The Good, the Bad, and the Ugly

Several years ago, I was on the train from Albuquerque to Santa Fe, on my way home, when I struck up a conversation with an amicable young woman.  Once I revealed that I worked as a healthcare professional, she freely began sharing her medical story with me.  As a practitioner you find that many people do not hesitate to open up and divulge personal details about their health. 

She had tried Chinese medicine for her condition, with modest success.  In telling her story, she mentioned that the practitioner was a seasoned veteran who had practiced for many years.  I racked my brain trying to think of which senior practitioner she might have seen.  When she eventually remembered the name of the practitioner, I was perplexed and a bit troubled.

The acupuncturist had, in fact, only graduated recently, but it was possible that the patient had just misunderstood something that was said.  I wished the woman well and did not immediately follow up on our conversation.  At some point, however, I went to the practitioner’s website and read the bio the practitioner had posted for prospective patients.  There it was, in black-and-white: the unabashed claim that she had been in practice for well over a decade. 

Honestly, it made me angry.  I have worked hard to build my practice over the years.  Despite the financial struggles, the difficult cases, the emotional heartbreak when your patients do not respond well to care, day by day and treatment by treatment, I have earned the insight and skills of an experienced practitioner.  With that single fraudulent claim, however, I felt someone had robbed me of a prized possession.

We are encouraged to be nice—in academia we use the term collegiality—and to avoid judging or criticizing others, but, when the safety of the public is at stake, there is an obligation to speak out.  Not only did the false claims of my colleague affect me, she was misleading the public by misrepresenting herself. 

I contacted the board and ask them to investigate.  After a phone conversation with the acupuncturist in question, they determined that her previous work in another healthcare field gave her claim nominal legitimacy.  Of course, as my conversation with one of her clients proved, patients go to her clinic under false pretenses and give up on Chinese medical care when, what they perceive to be expert care, does not work.

I was recently reminded of this story after doing some research into a company that provides herbal supplements primarily to doctors who practice CAM.  That founder of the business, responsible for all of the company's formulations, labels herself a naturopath, but provides no history of training or education.  According to the state website, that individual currently holds no professional licenses, medical or otherwise, in California.

This is not the only time I have seen a lack of integrity in complementary and alternative medicine and, sadly, the acupuncture and Oriental medicine field is no exception.  At the student level, I have been privy to cases of blatant cheating and plagiarism.  Among professionals, it is no secret that there are Chinese practitioners who studied and practiced Western medicine in China only to magically transform into TCM experts in the U.S.  Yet another example involves an acupuncturist who only received introductory training in Chinese medicine but is a favorite referral for of Harvard-trained M.D..  The opportunities, unfortunately, for people who wish to embellish, exaggerate, or even fabricate their training, credentials, and experience in CAM are ample.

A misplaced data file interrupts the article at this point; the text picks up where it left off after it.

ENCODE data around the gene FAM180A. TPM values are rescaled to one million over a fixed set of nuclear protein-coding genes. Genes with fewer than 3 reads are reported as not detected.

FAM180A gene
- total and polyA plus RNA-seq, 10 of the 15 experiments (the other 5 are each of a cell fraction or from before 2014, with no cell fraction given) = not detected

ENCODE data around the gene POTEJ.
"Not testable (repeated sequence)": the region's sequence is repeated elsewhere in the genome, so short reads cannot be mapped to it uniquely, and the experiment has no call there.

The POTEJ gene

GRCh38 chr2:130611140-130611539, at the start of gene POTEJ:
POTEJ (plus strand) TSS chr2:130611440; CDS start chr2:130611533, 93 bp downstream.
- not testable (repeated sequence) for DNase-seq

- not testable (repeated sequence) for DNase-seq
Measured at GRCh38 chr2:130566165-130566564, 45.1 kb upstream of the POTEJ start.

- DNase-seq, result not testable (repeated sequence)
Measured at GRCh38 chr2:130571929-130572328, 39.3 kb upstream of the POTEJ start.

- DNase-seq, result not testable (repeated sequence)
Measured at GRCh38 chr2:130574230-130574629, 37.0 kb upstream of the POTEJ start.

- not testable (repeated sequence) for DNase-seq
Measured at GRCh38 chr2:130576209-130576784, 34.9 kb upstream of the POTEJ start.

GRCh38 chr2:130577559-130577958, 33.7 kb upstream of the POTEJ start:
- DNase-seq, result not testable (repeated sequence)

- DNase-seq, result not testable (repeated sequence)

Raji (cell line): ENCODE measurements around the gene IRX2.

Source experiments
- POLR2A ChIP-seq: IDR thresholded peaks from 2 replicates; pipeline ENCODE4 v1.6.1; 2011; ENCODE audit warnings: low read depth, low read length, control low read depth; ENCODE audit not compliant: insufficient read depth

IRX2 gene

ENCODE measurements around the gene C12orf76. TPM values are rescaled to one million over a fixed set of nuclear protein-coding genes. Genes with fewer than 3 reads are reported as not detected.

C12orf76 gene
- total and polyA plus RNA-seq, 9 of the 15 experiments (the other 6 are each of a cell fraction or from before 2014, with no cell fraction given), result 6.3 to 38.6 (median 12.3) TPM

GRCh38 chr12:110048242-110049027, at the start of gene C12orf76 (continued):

There is good news.  In my involvement with the accreditation of schools, I have met and worked alongside many individuals with exceptional integrity who are bright, extremely knowledgeable, and committed to excellence in our education system.  This translates into constant progress in AOM education which, in turn, produces professionals with genuine expertise.  Once enough time has passed, those individuals who got by in the past with questionable claims will hopefully be replaced by those who have been well trained to provide safe and effective care.

If you are a colleague, I would ask that you represent yourself accurately.  Be proud of your accomplishments and only publicize titles you have earned.  If you are a novice practitioner, resist the urge to inflate your clinical experience, keep learning, be humble, and work diligently.  Be worthy of the generations of Chinese doctors who risked their lives to find effective herbs, read and reread the classic texts to develop better treatments, and dedicated themselves selflessly to helping patients.

If you are a patient, do due diligence and do not believe everything you read or are told.  Many states have acupuncture boards that maintain websites where you can research a practitioner’s qualifications.  Take a few minutes to confirm that a clinic’s advertising is accurate.  Know that herbs and acupuncture are not always safe and select a professional who has been well-trained to provide the services you need.  Recognize that complex conditions often demand a healthcare provider with at least a decade or more of experience and rely on newer practitioners primarily for simpler complaints. 

Chinese medicine has the power to change lives, but, like all tools, its true potential can only be reached when it is used by an expert.  It is my hope that we here in the West will continue to cultivate our Chinese medical culture to ensure that we do justice to this ancient and profound medicine.